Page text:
London, April 3 : That irritating "feedback" noise during rock concerts may soon become a thing of past, for a research team has designed an automated system to prevent its occurrence.
The new system is based on software written by researchers at the University of London, which automatically lowers frequencies that give rise to feedback sounds.
Feedback is basically a squealing noise springing from escalating frequencies, which are generated when the microphones recapture and resend a frequency to the speakers.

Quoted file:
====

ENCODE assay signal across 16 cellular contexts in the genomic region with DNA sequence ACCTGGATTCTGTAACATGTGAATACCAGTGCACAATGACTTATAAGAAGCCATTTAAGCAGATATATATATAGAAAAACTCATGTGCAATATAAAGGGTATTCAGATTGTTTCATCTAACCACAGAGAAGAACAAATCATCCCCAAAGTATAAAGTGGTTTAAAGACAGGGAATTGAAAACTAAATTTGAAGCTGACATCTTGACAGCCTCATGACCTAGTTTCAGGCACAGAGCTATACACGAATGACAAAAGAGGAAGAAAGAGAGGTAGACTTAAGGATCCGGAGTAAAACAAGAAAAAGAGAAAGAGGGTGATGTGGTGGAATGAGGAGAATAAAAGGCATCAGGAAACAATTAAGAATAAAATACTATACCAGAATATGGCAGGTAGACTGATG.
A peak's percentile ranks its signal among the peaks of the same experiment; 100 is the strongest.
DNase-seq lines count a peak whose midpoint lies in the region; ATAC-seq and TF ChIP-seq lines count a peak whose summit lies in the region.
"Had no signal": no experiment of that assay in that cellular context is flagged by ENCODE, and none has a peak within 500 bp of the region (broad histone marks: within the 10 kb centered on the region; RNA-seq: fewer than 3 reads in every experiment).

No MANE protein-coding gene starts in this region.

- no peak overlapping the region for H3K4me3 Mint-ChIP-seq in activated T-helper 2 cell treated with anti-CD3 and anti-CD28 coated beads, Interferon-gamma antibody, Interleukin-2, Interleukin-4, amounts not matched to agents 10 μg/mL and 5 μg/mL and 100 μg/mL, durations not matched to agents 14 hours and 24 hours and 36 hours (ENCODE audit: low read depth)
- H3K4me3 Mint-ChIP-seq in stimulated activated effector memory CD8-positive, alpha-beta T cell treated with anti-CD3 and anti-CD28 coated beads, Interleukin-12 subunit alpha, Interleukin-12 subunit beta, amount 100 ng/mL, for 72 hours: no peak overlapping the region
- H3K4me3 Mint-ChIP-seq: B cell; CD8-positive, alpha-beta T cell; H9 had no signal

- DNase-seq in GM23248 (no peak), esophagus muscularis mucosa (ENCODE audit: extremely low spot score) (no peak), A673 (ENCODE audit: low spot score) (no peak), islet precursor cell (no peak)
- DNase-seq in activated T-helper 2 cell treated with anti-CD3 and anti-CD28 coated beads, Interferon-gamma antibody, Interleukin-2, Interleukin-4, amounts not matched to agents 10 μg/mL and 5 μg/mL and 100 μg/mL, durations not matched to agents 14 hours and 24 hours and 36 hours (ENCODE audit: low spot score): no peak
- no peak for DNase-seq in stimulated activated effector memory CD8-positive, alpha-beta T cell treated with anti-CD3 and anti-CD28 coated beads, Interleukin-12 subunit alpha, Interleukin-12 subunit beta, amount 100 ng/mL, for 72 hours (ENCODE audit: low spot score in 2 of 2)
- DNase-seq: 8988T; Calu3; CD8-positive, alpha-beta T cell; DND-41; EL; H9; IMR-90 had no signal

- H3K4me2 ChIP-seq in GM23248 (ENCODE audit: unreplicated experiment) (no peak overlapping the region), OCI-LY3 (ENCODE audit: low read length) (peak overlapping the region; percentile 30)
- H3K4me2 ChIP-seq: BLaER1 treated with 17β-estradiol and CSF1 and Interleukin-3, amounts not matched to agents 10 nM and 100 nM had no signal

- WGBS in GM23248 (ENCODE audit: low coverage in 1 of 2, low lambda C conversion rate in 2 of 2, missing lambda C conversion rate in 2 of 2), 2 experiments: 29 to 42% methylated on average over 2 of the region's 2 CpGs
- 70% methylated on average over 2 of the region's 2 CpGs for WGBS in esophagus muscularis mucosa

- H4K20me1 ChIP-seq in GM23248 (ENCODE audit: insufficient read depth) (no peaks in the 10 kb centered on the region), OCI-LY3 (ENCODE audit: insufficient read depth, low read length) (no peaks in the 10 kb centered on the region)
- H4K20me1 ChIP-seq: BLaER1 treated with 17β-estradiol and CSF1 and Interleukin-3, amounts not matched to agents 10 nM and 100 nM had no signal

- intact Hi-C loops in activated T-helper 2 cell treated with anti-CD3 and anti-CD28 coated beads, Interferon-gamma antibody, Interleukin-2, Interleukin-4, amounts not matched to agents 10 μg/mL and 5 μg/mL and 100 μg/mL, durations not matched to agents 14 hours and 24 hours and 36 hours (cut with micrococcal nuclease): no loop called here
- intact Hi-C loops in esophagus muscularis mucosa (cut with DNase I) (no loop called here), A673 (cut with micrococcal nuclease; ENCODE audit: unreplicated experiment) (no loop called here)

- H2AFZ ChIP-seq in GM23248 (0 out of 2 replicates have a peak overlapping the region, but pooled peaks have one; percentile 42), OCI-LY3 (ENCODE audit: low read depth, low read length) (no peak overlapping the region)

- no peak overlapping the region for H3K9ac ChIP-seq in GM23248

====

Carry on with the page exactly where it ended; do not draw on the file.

Generally, the sound engineer lowers the volumes of frequencies to prevent feedback during a performance, but this is a time-consuming process.
Joshua Reiss of the Centre for Digital Music at the Queen Mary University of London insists that the new software will help free the sound engineer to focus his entire focus on music quality, rather than prevent feedback.
The researcher has revealed that the software lowers a frequency slightly when it rises above its critical volume, reports the Scotsman.
Reiss adds that the software also lowers the other frequencies to keep the balance of sounds.